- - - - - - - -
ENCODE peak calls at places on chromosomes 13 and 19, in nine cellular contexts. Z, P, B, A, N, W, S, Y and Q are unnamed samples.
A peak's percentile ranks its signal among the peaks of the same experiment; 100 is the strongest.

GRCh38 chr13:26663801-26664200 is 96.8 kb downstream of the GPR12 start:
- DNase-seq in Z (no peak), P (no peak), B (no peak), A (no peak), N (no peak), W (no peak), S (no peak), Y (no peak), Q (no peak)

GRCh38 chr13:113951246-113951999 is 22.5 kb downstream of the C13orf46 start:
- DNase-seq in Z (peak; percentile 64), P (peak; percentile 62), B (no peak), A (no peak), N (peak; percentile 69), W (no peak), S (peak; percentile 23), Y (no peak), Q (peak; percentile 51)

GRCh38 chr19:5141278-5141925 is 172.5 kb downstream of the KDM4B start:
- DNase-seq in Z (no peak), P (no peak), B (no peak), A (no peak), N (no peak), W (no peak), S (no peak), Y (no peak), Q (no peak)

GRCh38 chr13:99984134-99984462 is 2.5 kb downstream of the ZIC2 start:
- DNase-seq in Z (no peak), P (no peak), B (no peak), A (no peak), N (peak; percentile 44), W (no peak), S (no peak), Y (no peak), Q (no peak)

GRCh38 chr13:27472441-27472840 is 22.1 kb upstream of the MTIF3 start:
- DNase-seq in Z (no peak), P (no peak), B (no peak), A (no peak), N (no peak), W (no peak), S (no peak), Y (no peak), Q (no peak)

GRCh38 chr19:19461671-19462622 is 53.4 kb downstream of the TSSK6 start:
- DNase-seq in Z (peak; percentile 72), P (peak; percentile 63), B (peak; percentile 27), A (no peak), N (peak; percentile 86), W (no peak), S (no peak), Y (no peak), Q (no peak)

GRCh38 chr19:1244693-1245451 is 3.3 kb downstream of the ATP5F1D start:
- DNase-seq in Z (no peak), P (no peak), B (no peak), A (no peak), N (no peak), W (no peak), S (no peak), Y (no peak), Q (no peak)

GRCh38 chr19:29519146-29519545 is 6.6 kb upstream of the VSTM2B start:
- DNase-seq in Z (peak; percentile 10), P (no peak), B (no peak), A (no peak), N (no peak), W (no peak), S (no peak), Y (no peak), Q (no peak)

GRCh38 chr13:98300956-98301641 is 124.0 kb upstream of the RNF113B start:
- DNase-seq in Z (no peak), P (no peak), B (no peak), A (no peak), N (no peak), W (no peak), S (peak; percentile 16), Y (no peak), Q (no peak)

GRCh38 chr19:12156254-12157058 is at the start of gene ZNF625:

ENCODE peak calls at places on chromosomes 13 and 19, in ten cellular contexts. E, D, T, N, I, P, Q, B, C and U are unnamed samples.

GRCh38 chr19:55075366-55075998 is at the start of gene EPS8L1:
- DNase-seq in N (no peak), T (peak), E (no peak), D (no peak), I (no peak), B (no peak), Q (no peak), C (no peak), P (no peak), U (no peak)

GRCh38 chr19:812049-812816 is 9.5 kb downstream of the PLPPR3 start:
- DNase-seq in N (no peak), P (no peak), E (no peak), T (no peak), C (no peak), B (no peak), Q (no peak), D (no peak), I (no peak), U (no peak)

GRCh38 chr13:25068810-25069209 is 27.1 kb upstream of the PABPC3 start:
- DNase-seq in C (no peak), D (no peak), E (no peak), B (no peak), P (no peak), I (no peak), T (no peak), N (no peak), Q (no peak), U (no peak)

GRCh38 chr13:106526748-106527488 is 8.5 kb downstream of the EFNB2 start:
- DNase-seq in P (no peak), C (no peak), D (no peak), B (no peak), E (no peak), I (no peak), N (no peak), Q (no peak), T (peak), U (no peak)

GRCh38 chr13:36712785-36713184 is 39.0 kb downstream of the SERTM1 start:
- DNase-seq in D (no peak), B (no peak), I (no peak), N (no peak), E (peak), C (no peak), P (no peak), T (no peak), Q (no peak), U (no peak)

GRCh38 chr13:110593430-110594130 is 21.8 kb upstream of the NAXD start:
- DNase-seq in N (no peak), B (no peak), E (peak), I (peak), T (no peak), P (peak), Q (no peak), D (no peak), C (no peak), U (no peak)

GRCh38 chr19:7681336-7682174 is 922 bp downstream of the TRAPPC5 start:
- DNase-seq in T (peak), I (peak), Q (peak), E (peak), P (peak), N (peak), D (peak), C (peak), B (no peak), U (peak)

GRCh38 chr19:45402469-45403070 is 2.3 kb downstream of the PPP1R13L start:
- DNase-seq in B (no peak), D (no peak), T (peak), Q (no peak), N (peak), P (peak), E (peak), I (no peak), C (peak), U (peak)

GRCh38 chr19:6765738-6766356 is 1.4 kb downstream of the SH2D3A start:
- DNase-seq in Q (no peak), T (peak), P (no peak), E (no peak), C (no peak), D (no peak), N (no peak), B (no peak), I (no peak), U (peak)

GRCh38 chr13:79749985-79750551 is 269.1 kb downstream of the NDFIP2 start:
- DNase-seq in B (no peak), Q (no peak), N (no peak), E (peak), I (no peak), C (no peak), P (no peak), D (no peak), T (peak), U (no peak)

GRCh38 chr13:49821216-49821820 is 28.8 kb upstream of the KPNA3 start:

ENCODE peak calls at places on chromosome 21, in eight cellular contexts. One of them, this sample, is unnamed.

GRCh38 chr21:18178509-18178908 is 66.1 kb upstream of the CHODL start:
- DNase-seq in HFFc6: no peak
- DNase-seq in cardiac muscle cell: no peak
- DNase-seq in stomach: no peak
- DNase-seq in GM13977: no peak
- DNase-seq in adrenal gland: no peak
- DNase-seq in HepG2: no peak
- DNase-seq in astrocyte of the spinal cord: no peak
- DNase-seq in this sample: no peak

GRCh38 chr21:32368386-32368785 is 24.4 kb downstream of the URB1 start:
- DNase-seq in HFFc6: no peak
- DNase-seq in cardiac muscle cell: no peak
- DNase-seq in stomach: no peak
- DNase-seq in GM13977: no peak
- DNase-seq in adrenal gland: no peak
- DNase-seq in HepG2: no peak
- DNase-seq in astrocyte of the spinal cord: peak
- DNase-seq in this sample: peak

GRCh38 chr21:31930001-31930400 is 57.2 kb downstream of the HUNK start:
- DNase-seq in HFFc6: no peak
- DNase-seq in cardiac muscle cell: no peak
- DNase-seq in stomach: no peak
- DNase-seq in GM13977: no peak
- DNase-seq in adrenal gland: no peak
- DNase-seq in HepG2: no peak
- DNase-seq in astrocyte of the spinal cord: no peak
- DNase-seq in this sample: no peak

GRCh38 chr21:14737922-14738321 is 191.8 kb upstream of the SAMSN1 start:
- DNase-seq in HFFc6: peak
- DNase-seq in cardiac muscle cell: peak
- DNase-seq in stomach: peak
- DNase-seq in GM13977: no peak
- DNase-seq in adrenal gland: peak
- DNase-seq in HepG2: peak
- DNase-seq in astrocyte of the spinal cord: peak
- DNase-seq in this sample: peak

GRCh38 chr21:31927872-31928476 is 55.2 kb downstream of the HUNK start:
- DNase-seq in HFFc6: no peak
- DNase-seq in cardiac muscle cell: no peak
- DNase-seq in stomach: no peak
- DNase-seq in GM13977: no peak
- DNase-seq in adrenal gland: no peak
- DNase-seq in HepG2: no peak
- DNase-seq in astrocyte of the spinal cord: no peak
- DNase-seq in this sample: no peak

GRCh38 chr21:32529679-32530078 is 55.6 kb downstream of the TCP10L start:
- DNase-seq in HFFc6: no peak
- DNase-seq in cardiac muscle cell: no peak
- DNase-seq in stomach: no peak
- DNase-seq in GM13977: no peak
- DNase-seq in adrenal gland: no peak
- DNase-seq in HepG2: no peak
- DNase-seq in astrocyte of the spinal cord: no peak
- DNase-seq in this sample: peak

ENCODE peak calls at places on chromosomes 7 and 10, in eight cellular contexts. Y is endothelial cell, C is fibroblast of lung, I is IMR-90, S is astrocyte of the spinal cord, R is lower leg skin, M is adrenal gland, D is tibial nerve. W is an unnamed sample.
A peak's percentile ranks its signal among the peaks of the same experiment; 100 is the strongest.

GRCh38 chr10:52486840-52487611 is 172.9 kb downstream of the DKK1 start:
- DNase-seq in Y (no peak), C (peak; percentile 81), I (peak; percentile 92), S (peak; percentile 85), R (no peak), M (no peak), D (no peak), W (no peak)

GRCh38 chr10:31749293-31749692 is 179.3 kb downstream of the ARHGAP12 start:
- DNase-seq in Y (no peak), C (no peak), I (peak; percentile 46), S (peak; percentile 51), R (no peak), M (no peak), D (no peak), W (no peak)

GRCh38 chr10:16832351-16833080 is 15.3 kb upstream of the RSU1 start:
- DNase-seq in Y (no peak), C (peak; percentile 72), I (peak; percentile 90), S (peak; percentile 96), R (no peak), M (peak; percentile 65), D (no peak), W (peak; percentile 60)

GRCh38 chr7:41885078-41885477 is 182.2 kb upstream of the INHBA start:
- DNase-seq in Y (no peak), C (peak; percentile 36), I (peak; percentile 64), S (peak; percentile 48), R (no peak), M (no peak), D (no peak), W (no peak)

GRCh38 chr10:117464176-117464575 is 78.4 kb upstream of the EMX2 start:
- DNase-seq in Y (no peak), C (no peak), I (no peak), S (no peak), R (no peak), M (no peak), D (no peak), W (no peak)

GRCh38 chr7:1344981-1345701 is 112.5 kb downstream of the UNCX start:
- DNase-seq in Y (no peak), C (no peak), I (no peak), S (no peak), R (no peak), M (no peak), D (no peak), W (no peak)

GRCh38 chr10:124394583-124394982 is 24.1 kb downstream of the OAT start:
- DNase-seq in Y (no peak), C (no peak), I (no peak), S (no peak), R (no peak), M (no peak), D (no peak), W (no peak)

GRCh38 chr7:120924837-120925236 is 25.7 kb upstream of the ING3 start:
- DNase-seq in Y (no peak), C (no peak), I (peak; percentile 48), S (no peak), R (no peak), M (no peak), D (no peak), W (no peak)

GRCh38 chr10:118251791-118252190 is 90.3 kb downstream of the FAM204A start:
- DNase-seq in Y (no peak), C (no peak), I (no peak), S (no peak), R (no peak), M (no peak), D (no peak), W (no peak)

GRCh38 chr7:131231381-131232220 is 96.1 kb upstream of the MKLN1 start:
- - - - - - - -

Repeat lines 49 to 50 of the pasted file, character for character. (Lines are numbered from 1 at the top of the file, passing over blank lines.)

- DNase-seq in GM13977: no peak
- DNase-seq in adrenal gland: no peak